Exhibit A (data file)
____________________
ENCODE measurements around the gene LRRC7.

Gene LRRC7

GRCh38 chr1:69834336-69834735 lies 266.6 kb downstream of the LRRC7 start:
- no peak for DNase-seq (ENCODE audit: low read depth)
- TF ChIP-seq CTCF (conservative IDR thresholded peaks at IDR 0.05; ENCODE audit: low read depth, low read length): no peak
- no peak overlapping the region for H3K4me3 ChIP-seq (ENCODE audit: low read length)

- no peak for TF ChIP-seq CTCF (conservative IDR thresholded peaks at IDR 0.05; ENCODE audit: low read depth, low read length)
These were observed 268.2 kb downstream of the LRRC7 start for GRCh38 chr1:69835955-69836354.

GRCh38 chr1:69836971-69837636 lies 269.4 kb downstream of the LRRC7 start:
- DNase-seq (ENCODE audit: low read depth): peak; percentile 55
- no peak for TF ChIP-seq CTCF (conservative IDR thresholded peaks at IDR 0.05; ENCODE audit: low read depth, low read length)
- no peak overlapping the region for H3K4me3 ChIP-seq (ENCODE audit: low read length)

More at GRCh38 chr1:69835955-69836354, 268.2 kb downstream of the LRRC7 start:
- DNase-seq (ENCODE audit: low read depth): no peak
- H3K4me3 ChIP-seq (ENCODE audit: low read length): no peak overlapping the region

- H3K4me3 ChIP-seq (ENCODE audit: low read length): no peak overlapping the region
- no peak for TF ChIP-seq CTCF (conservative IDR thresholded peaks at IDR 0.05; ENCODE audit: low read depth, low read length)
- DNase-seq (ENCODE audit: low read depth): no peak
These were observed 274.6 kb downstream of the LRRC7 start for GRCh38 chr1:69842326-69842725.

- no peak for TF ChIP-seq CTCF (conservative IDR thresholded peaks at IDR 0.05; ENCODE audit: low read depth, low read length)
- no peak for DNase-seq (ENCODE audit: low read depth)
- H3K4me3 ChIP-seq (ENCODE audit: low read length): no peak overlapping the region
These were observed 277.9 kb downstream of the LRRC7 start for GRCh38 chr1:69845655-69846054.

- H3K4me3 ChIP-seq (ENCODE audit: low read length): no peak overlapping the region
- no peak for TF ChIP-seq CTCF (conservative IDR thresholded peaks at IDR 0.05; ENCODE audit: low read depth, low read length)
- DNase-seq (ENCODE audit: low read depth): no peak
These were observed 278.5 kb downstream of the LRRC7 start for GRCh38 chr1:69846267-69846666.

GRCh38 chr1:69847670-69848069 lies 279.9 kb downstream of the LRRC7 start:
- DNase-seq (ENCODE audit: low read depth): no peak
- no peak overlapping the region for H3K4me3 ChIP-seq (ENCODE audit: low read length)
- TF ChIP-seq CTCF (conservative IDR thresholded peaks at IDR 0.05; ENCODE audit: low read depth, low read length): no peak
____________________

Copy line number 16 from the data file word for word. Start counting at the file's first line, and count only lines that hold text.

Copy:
- H3K4me3 ChIP-seq (ENCODE audit: low read length): no peak overlapping the region